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Insulating Ducts

user-6765831 | Posted in Green Building Techniques on

Hi,
I’m remodeling my house in SF Bay Area climate zone 3C.  Fujitsu ductless minisplit downstairs and ducted minisplit in attic, with my HVAC contractor supposed to deeply bury the ducts per our contract (though I notice now it states to R20, not R25 as one might expect).  Cellulose insulation to be installed to base depth of R49.  Ducts with R8 insulation, reflective vapor barrier, to 20 cfm25 leakage.

We have completed air sealing house and it is very tight (excluding windows and doors which are still taped, 0.22 ACH 50)

The boots of the ducts are bare metal, haven’t been foamed over from attic side.

I contacted my HVAC contractor in preparation for insulation install, and because he is subbing this out, asked him to ensure his guy  to cover all the ducts (except right next to air handler) with 3.5″ of insulation over the top per definition of deeply buried ducts.
He is from a reputable company who has a great reputation and has been recommended on this website, and he says the following:

“Just FYI there is often not 3 1/2 inches over all the ducts This is based in the world of averages. Fortifying the duct R-value to avg 20 is our goal The load calculations are based on R 16. The sides and bottom of the duct are infinite R. The larger ducts such as large returns will crown above the insulation level. R44 Total depth is the goal. That’s R14 above normal R30.

If a small amount of the duct sticks up on larger ducts above that is a very small percentage of the overall duct surface area. With R8 Exceeding the R 20 goal easily

The risk of condensation in California is dramatically low compared to most of the rest of the country. However raw metal in the attic will condense.

Duct work that has R8 insulation And a vapor barrier will not.

Generally the boots are taped off at the time of installing the register so we know the registers will fit.

We do things a little bit different in California because of the dry climate aspect. It changes a lot of those concerns. I understand you want to get this done the best but I wouldn’t worry too much about condensation.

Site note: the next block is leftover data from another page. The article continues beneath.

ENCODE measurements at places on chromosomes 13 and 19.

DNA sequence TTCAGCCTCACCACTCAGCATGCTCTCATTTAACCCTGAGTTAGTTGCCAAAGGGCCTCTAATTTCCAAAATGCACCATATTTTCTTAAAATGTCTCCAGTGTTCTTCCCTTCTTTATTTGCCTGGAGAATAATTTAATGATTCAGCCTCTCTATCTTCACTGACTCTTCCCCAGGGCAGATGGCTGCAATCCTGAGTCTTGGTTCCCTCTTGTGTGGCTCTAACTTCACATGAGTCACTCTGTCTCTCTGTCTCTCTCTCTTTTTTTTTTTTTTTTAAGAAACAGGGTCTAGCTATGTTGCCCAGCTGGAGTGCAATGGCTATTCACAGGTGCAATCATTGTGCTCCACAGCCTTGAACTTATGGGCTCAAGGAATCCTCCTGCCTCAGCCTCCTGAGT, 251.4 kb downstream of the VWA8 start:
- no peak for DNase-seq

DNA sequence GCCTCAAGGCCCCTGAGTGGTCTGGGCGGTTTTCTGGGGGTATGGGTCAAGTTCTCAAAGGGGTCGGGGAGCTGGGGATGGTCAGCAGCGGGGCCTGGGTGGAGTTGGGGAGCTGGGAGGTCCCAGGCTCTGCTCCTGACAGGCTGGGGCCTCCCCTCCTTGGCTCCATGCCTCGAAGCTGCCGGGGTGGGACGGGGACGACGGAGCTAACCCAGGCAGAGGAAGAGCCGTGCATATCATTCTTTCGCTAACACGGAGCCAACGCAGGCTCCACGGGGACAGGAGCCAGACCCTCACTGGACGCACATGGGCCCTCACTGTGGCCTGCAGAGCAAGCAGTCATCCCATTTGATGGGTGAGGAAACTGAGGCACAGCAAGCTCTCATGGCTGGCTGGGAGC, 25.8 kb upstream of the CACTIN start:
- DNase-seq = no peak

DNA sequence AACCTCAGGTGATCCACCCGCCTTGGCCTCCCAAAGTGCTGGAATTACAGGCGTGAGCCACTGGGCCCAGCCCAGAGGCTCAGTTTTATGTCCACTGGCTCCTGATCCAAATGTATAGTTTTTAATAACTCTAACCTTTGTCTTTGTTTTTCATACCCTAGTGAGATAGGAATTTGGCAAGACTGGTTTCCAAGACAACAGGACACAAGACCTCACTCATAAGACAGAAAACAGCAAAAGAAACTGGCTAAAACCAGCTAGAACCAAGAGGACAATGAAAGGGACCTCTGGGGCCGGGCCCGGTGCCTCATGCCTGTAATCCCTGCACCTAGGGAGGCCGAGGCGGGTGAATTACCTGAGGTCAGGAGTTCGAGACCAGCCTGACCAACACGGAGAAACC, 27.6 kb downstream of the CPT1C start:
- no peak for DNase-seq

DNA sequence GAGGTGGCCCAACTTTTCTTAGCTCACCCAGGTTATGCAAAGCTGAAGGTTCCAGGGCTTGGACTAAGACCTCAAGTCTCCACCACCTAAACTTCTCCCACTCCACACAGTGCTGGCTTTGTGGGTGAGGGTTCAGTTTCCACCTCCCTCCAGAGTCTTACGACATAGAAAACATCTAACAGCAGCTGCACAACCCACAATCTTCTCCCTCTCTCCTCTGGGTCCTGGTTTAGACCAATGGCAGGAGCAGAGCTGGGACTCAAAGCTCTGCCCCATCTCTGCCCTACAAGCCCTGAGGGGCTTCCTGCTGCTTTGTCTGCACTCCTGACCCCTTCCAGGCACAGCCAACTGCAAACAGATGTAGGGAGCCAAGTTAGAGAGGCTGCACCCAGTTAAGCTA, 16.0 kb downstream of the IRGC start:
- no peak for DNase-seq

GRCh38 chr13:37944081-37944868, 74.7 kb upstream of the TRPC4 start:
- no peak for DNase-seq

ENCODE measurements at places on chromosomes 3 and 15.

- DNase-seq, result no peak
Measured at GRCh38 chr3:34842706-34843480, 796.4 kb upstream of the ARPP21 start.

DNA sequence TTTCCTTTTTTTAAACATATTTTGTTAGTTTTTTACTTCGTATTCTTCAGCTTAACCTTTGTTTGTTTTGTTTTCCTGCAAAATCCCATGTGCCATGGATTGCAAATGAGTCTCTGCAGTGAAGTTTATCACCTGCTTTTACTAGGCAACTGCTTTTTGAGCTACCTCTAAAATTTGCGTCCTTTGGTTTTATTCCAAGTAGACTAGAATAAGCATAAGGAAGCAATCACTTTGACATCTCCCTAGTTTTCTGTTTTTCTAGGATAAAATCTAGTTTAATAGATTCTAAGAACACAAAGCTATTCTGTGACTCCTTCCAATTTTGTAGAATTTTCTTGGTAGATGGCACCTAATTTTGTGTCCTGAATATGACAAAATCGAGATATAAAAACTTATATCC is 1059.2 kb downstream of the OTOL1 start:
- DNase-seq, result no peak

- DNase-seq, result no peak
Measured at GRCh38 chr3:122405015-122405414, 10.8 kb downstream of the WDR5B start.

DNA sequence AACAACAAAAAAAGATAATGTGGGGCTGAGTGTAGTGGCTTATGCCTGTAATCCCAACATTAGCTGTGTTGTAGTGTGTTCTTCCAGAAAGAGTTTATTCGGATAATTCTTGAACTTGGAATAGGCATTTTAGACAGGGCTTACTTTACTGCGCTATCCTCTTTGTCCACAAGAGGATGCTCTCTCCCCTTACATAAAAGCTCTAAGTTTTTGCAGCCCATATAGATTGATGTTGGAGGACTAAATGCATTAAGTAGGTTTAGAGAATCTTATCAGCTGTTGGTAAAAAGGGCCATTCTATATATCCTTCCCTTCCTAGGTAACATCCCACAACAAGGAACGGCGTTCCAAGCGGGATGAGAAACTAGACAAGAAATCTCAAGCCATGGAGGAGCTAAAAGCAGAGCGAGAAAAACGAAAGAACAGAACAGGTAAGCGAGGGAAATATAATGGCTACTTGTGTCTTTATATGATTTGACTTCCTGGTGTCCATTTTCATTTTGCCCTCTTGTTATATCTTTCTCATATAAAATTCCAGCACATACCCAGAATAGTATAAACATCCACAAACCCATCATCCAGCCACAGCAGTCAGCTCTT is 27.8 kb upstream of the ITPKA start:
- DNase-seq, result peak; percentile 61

It is possible with the tightening of the building envelope that some moisture will stay inside the shell but that’s what the ERV is for.”

Doesn’t seem like he is planning on spraying the exposed boots with closed cell foam, nor completely covering the ducts.  To me, the former seems risky, and the latter seems to not meet the terms of the contract and silly not to do.

Any thoughts or advice?  If he doesn’t want to do it, I could attach some fiberglass batts to the crowning ducts myself as well.  I think he does want me to be satisfied with install.

Thanks,
Asaf

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Replies

  1. GBA Editor
    Martin Holladay | | #1

    Asaf,
    It sounds as if the work will comply with new code requirements for buried ducts. For more details on code requirements, see this article: "Burying Ducts in Attic Insulation."

    You wrote, "I contacted my HVAC contractor in preparation for insulation install, and because he is subbing this out, asked him to ensure his guy to cover all the ducts (except right next to air handler) with 3.5 inches of insulation over the top per definition of deeply buried ducts."

    If you perceive this to have been part of the agreed-upon work, then you should discuss this with your contractor. That said, unless you have something in writing, this may be tough to enforce.

  2. user-6765831 | | #2

    Martin,
    I can’t find anywhere in the code requirements or article that the buried ducts can randomly jut out of the insulation- and I thought including the term “deeply buried ducts” on my contract meant something. Oh well. Thanks for replying.